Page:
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TMS Questions and Answers
Here are answers to some common questions about transcranial magnetic stimulation (TMS).
What is TMS therapy?
Transcranial magnetic stimulation (TMS) is a noninvasive, non-drug, non-shock procedure (or therapy) that uses magnetic fields to stimulate certain nerve cells in the brain to improve symptoms associated with specific mental health conditions, such as depression or obsessive compulsive disorder (OCD). TMS is typically used when other forms of treatment haven’t been effective or when medications can not be tolerated due to undesired side effects. Depending on the condition being treated, the protocol for treatment will vary and the time could range from a few minutes up to 45 minutes if being treated for more than one condition during the treatment session. For example, a patient may receive depression and anxiety teatment in one TMS treatment session.
Who administers TMS?
TMS is generally prescribed by a psychiatrist and the initial treatment, called a ‘mapping session’ is performed by the psychiatrist. In this first session, the doctor will map (locate) the area of the brain to be treated. The subsequent treatments are most often performed or administered by a certified TMS technician under the supervision of the physician.
The TMS technician or physician will always be present in the treatment room to monitor the patient during the treatment.
Is TMS covered by insurance?
TMS is covered by insurance for specific conditions, such as major depressive disorder for adult patients who have not received benefit from their antidepressant medications or who can not tolerate the side effects associated with medications. A prior authorization is often required ; however, depending on the type of insurance you have, there are a few plans where a prior authorization may not be required.
The prior authorization is generally obtained by the TMS clinic. Some insurances will cover TMS for other FDA-approved conditions, such as obsessive compulsive disorder. There are few insurance companies that will cover maintenance treatments with authorization. Nearly all insurance plans will cover the full course of TMS every 6 months.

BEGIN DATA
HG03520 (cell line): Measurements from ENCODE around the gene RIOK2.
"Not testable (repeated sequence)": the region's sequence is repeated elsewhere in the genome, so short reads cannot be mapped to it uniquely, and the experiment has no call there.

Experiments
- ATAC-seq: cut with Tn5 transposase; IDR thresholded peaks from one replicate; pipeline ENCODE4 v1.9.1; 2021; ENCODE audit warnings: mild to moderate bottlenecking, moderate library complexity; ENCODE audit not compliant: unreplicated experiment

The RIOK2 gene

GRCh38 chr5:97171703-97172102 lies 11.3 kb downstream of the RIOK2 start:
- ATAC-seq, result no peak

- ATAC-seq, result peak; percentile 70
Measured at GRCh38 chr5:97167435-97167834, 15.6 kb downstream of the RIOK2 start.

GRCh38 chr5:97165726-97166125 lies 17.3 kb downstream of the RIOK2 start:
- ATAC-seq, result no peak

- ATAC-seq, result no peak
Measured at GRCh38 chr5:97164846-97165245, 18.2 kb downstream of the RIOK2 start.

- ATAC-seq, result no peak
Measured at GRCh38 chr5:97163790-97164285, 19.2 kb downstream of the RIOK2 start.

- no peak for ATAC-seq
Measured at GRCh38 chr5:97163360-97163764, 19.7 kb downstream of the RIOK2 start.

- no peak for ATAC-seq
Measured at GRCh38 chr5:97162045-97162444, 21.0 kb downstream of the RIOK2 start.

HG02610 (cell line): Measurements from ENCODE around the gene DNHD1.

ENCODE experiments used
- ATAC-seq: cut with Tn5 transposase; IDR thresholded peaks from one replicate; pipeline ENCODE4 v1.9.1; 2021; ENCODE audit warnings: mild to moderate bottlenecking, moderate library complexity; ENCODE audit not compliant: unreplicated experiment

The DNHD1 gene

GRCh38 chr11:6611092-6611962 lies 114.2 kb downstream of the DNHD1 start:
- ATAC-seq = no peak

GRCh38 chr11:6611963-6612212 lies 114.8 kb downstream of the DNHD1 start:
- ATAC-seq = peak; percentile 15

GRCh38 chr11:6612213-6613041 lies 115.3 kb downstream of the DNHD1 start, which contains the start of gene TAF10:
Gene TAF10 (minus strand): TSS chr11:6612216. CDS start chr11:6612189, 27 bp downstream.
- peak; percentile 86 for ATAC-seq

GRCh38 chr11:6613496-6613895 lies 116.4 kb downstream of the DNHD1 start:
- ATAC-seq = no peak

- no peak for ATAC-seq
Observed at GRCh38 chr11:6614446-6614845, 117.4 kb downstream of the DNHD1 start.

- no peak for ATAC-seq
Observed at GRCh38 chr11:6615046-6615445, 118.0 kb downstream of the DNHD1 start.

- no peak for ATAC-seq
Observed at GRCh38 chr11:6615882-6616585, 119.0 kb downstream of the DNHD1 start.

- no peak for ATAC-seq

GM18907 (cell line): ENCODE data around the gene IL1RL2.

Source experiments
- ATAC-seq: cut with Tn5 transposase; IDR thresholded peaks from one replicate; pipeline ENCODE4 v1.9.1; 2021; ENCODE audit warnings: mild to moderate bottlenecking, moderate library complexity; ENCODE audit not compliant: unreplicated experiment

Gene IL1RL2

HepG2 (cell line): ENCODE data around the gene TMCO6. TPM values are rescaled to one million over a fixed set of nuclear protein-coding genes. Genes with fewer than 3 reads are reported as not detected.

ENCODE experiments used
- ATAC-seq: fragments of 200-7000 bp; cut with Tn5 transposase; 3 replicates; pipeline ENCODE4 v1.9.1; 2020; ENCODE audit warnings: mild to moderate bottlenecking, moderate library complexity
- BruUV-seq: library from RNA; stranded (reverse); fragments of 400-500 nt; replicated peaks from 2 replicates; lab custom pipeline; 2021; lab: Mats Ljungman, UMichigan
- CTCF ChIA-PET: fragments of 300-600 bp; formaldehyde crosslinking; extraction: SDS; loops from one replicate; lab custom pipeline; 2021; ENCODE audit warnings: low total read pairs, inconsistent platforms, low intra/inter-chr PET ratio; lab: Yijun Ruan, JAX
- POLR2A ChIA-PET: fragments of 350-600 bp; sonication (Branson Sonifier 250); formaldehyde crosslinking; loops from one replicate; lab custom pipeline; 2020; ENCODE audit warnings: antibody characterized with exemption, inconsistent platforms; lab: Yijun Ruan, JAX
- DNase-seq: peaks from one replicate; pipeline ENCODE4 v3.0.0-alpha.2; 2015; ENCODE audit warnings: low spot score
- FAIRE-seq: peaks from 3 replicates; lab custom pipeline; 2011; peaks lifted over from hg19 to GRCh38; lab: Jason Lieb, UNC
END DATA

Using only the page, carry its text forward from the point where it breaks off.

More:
While many psychiatrists successfully treat patients for non-FDA approved conditions, such as bipolar depression, anxiety, or addiction, these diagnoses are generally not covered by insurance. In rare cases, your physician may present a letter of medical necessity for conditions such as bipolar depression – which can help to obtain prior authorization from your insurance for coverage.
Lastly, it is important to note that a prior authorization for any medical procedure is not a guarantee of coverage. However, with a prior authorization it is rare that your insurance would not cover the procedure.
What conditions does TMS therapy treat?
TMS is most often used for the treatment of severe depression. TMS was first approved by the FDA as an effective depression treatment in 2008. However, TMS is also FDA-approved for obsessive compulsive disorder (OCD), with other conditions being studied at present.
Reserach indicates that TMS can be an effective treatment for other conditions, such as anxiety, post-traumatic stress disorder, pain, Alzheimer’s disease (neurocognitive impairment), fibromyalgia, smoking cessasation, addiction, bipolar depression, and other behavioral, psychiatric and neurological conditions.
Not all TMS clinics will treat for all diagoses. It is important to speak with your doctor to determine if TMS is the right treatment option for you. If your doctor is not well-versed in TMS therapy, it may be helpful to locate a TMS clinic near you to discuss your specific condition and whether or not TMS would be beneficial for you.
What are the side effects of TMS?
Unlike medications, TMS has no systemic side effects. This means there are no side effects of weight gain, sexual dysfunction, brain fog, insomnia, gastrointestinal upset, memory problems, etc. Some patients report scalp irritation at the treatment site, or a mild headache immediately following treatment. Most patients who experienced these mild side effects reported it only during the first few sessions as they adjusted to the treatment.
Though very rare, the only adverse side effect of TMS is a seizure. Appropriate screening for history of seizures before starting TMS is essential. Certain medications and or substances, such as heavy use of alcohol can lower a persons seizure threshhold. When you visit a clinic, it is important to discuss whether or not your history or current medications present a seizure risk.
How long does TMS last?
Depression is a serious mental health disorder that is very individualized in each patient. TMS provides a much sought after relief from persistent symptoms of major depressive disorder (MDD) offering patients new hope for an improved quality of life. Because depression is so complex with varying degrees of severity, it is best to say that everyone responds differently. However, an average length of remission can last up to a year, and beyond for some patients.
For other diagnoses (conditions), it is recommended that you speak with a TMS certified doctor to determine the severity of your symptoms, the best TMS treatment protocol for you, and how long you can expect to be in remission, as well as the need for maintenance therapy.
Can I stop my medications once I'm done with TMS?